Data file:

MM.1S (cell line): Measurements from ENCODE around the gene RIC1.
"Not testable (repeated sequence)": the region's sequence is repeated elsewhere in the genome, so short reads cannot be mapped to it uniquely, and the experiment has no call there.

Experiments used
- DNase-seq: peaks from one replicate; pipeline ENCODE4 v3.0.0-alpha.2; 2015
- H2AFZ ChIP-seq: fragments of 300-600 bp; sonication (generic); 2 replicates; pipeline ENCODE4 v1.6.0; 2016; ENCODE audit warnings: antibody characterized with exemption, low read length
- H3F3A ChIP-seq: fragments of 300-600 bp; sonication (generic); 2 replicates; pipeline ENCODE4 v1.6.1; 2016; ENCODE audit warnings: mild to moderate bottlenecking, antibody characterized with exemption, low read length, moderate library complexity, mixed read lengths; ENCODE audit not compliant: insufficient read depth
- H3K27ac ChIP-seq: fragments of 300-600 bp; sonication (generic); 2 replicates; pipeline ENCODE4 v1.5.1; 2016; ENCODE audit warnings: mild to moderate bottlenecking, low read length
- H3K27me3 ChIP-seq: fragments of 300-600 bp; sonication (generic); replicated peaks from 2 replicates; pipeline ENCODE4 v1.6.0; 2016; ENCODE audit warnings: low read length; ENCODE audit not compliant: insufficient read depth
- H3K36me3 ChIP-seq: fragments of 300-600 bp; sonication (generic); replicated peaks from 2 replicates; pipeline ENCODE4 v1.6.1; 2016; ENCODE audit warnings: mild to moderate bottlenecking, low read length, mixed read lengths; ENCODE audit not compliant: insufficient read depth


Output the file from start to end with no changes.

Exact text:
MM.1S (cell line): Measurements from ENCODE around the gene RIC1.
"Not testable (repeated sequence)": the region's sequence is repeated elsewhere in the genome, so short reads cannot be mapped to it uniquely, and the experiment has no call there.

Experiments used
- DNase-seq: peaks from one replicate; pipeline ENCODE4 v3.0.0-alpha.2; 2015
- H2AFZ ChIP-seq: fragments of 300-600 bp; sonication (generic); 2 replicates; pipeline ENCODE4 v1.6.0; 2016; ENCODE audit warnings: antibody characterized with exemption, low read length
- H3F3A ChIP-seq: fragments of 300-600 bp; sonication (generic); 2 replicates; pipeline ENCODE4 v1.6.1; 2016; ENCODE audit warnings: mild to moderate bottlenecking, antibody characterized with exemption, low read length, moderate library complexity, mixed read lengths; ENCODE audit not compliant: insufficient read depth
- H3K27ac ChIP-seq: fragments of 300-600 bp; sonication (generic); 2 replicates; pipeline ENCODE4 v1.5.1; 2016; ENCODE audit warnings: mild to moderate bottlenecking, low read length
- H3K27me3 ChIP-seq: fragments of 300-600 bp; sonication (generic); replicated peaks from 2 replicates; pipeline ENCODE4 v1.6.0; 2016; ENCODE audit warnings: low read length; ENCODE audit not compliant: insufficient read depth
- H3K36me3 ChIP-seq: fragments of 300-600 bp; sonication (generic); replicated peaks from 2 replicates; pipeline ENCODE4 v1.6.1; 2016; ENCODE audit warnings: mild to moderate bottlenecking, low read length, mixed read lengths; ENCODE audit not compliant: insufficient read depth